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Mantle cell lymphoma (MCL) is a mature B-cell lymphoma characterized by expression of CD5, overexpres-sion of Cyclin D1 as a result of chromosomal translocation t(11;14)(q13;q32), and poor prognosis. Cases of MCL lacking CD5 expression as well as cases with coexpression of CD5 and CD10 have also been reported. Here we describe an uncommon case of de novo MCL with expression of CD10, but not CD5, mimicking lymphoma of germinal center-derived B cells. The lymphoma cells in this case demonstrated a diffuse pattern of proliferation, and were strongly positive for Cyclin D1 by immunohistochemical stain. Fluorescence in situ hybridization studies demonstrated the presence of t(11;14)(q13;q32) involving BCL1, but not chromosomal translocations involving C-MYC or BCL2, confirming the diagnosis of MCL. This case further highlights the importance of comprehensive immunopheno-typic and genetic characterization in the diagnosis and classification of B-cell lymphomas.
Mantle cell lymphoma (MCL) is a unique type of mature B cell lymphoma with characteristic morphology, immunophenotypic profile and molecular genetic abnormality [1, 2]. The lymphoma cells are small to medium in size with angulated nuclei, resembling centrocytes. However, they typically express CD5, not the germinal center-associated marker CD10 [3, 4]. They also harbor the characteristic translocation t(11;14) involving BCL1, which results in overexpression of Cyclin D1 [5, 6]. Although the lymphoma cells appear low grade morphologically, they behave more aggressively than other small B cell lymphomas, and are non-curable [7, 8].
Malignant lymphomas derived from germinal center B cells include follicular lymphoma, germinal center B-cell-like diffuse large B-cell lymphoma (DLBL) and Burkitt lymphoma. They are typically CD10+ CD5- with various clinical treatment outcomes. Grade 1-2 follicular lymphoma has an indolent disease course, but non-curable . Burkitt lymphoma, on the hand, is an aggressive lymphoma, but is potentially curable with high dose chemotherapy . Grade 3 follicular lymphoma and germinal center B-cell-like DLBL have an intermediate prognosis, and are also potentially curable with aggressive treatment regimens [11, 12].
Because of the differences in treatment strategy and clinical outcome, it is important to distinguish MCL from germinal center B-cell-derived lymphomas. In most cases, this distinction is straightforward based on morphological assessment and immunophenotypic profiling. The demonstration of translocation t(11;14) involving BCL1 confirms the diagnosis of MCL. However, molecular studies are not routinely performed. MCL with aberrant immunophenotype, such as lacking of CD5 expression or coexpression of CD5 and CD10, has also been reported, complicating the routinely used immunophenotypic differentiation between MCL and other B-cell lymphoproliferative disorders [13-24]. In this report, we describe an uncommon case of de novo CD10>+CD5- MCL, further illustrating the importance of an integrated approach in the accurate diagnosis and classification of B cell lymphoproliferative disorders.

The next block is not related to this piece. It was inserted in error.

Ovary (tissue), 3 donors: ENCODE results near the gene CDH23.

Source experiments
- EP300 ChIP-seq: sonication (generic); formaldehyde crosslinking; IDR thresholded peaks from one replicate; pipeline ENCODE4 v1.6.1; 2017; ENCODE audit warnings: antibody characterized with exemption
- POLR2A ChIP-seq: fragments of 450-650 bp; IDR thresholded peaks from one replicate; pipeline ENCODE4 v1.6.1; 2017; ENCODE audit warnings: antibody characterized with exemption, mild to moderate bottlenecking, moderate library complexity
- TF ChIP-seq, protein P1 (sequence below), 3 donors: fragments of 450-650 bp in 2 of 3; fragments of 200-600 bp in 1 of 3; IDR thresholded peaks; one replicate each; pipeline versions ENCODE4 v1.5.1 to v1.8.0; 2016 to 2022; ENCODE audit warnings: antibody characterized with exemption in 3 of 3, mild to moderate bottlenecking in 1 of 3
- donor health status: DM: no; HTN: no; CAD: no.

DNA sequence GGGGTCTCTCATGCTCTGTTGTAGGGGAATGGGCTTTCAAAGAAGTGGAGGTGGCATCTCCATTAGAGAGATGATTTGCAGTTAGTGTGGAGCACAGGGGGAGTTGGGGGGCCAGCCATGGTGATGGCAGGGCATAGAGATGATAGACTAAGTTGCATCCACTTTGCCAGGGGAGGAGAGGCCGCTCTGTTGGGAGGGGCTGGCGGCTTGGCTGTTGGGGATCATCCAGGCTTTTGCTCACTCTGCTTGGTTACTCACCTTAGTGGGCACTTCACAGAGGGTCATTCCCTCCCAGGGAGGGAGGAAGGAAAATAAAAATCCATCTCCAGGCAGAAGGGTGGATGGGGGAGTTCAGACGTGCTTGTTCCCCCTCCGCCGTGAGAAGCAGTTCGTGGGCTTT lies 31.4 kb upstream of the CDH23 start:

The patient was 49 year old, previously healthy male who presented to a dentist with pain of teeth #18 and #19. A large mass in the right submandibular area was noted. An incisional biopsy of the mass was performed at the dental office and the sample was sent to Emory Medical Laboratories in 10% buffered formalin for pathological evaluation.
On physical examination, he was found to have right cervical and axillary lymphadenopathy. Computerized tomography scan revealed extensive visceral lymphadenopathy and splenic enlargement. A staging marrow was positive for lymphoma involvement (5% of marrow cellularity) by morphology and immunohistochemistry performed at outside institution and reviewed at Emory. Unfortunately, no flow cytometric immunophenotyping was performed on the staging bone marrow aspirate. He received 6 cycles of R-Hyper-CVAD (rituximab- fractionated cyclo-phosphamide, vincristine, doxorubicin, anddex-amethasone) for his newly diagnosed stage IV non-Hodgkin lymphoma. He was alive and disease-free 6 months following the last treatment.
The submandibular mass biopsy was fixed in 10% buffered formalin and paraffin-embedded. Sections were stained with hematoxylin and eosin per standard protocol for morphological examination.
The following antibodies were used for immunohistochemical stains using the Dako Autostainer with appropriate positive and negative controls: CD3 (F7.2.38; 1:80 dilution), CD20 (L26; 1:80 dilution), CD5 (F6; 1:40 dilution), CD10 (56C6; 1:20 dilution; Novocastra, NewCastle upon Tyne), BCL1 (Cyclin D1;1:70 dilution; NeoMarkers, Freemont, CA), BCL6 (1:20 dilution), MUM1 (1:40 dilution) and Ki-67 (MIB1; 1:160 dilution). All antibodies were purchased from Dako, Carpinteria, CA except for those specifically indicated.